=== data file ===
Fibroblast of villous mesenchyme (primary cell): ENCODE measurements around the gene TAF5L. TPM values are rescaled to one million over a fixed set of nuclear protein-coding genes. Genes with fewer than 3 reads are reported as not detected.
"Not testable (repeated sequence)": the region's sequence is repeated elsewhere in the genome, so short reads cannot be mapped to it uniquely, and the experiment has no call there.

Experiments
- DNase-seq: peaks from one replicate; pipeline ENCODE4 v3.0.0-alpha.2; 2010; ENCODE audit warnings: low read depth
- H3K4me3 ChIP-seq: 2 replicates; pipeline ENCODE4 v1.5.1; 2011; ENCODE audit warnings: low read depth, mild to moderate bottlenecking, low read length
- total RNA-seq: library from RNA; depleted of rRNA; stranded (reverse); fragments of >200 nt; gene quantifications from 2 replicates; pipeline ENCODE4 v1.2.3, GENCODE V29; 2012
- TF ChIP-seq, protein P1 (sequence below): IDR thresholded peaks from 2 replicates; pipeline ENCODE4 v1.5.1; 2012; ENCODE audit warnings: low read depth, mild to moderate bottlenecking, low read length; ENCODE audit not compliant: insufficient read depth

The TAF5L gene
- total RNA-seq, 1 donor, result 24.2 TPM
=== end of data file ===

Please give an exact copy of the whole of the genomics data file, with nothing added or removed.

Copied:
Fibroblast of villous mesenchyme (primary cell): ENCODE measurements around the gene TAF5L. TPM values are rescaled to one million over a fixed set of nuclear protein-coding genes. Genes with fewer than 3 reads are reported as not detected.
"Not testable (repeated sequence)": the region's sequence is repeated elsewhere in the genome, so short reads cannot be mapped to it uniquely, and the experiment has no call there.

Experiments
- DNase-seq: peaks from one replicate; pipeline ENCODE4 v3.0.0-alpha.2; 2010; ENCODE audit warnings: low read depth
- H3K4me3 ChIP-seq: 2 replicates; pipeline ENCODE4 v1.5.1; 2011; ENCODE audit warnings: low read depth, mild to moderate bottlenecking, low read length
- total RNA-seq: library from RNA; depleted of rRNA; stranded (reverse); fragments of >200 nt; gene quantifications from 2 replicates; pipeline ENCODE4 v1.2.3, GENCODE V29; 2012
- TF ChIP-seq, protein P1 (sequence below): IDR thresholded peaks from 2 replicates; pipeline ENCODE4 v1.5.1; 2012; ENCODE audit warnings: low read depth, mild to moderate bottlenecking, low read length; ENCODE audit not compliant: insufficient read depth

The TAF5L gene
- total RNA-seq, 1 donor, result 24.2 TPM